• Invest in staff training—train staff to use VPNs and manage passwords safely. Provide regular training on avoiding phishing scams. Build best practices into a remote working security protocol for every traveler.

Cybersecurity tips & checklist for travelers

With security technology developing all the time, every traveler can roam the globe safely. Here are some tips to make the nomadic lifestyle as secure as possible.

  1. Be careful about using social media. Usually, we don’t think twice about sharing our location with contacts on social media. However, online scammers mine social media for social engineering information. So keep location details private.

  2. Update software. VPNs, antivirus software, and email clients all require updates. Regular updates minimize the risk of exploit kits and neutralize emerging malware threats.

  3. Avoid automatic connectivity. Many devices connect to Bluetooth or Wi-Fi automatically, even if their owners are unaware. Turn location sharing, auto-connections, Wi-Fi, and Bluetooth off whenever possible.

  4. Stick to reliable Wi-Fi networks. Checking social media on public Wi-Fi is a big mistake. Minimize your time at internet cafes or hotel networks, and ask network owners about their security policies. If their encryption isn’t strong, stay away.

  5. Lock devices and apps securely. Don’t shy away from solid password security and authentication. It may be time-consuming, but adding extra authentication measures is an effective countermeasure if thieves strike.

Which is the best country for cybersecurity?

From a cybersecurity perspective, some countries are safer than others. That’s why NordLayer has created its Global Remote Work Index. The GDWI provides an informative ranking of nations worldwide. It’s an invaluable resource for all remote workers.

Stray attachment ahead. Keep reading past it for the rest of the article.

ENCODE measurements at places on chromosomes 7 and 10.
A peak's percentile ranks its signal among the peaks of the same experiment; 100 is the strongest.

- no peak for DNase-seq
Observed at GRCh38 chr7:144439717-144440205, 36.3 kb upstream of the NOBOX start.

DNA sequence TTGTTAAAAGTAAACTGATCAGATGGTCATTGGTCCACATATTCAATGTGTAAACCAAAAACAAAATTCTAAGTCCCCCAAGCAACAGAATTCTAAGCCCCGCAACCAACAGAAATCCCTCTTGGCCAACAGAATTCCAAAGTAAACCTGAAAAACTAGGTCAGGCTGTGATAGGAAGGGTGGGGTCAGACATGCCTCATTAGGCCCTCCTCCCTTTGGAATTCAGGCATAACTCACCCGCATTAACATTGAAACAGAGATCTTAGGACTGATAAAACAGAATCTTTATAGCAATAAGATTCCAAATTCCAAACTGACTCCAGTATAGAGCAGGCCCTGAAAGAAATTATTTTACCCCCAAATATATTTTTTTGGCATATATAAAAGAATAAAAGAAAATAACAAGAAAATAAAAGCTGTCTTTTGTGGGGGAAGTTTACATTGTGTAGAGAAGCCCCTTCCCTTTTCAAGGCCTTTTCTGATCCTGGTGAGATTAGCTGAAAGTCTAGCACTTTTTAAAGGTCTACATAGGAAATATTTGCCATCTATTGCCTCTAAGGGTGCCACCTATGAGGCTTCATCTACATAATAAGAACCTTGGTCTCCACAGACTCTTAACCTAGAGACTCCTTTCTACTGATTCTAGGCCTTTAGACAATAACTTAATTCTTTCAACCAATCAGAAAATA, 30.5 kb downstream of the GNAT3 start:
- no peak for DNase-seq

The best countries combine strong governance and infrastructure with a high standard of living. And they aren’t always the ones you‘d first think of. 

For example, in terms of cybersecurity alone, Slovakia leads the rankings. Lithuania is second, while Germany comes third. All three take security seriously, responding rapidly when a security breach occurs.

Are you curious how other countries score in cybersecurity and critical remote work criteria? Discover the best country for working remotely and find your best destination for remote work. 

How NordLayer delivers cybersecurity for travelers

Cybersecurity threats follow us everywhere. Unsecured Wi-Fi networks, file sharing, and phishing can lead to many data breaches. Poorly secured networks can rapidly turn relaxing travel experiences into a professional nightmare.

NordLayer can make everyday browsing safer with DNS filtering solutions. Network administrators can block malicious websites for their whole user base instantly. This makes it much easier to have tight security controls across the entire network. Get in touch today and reinforce your security protection before you leave.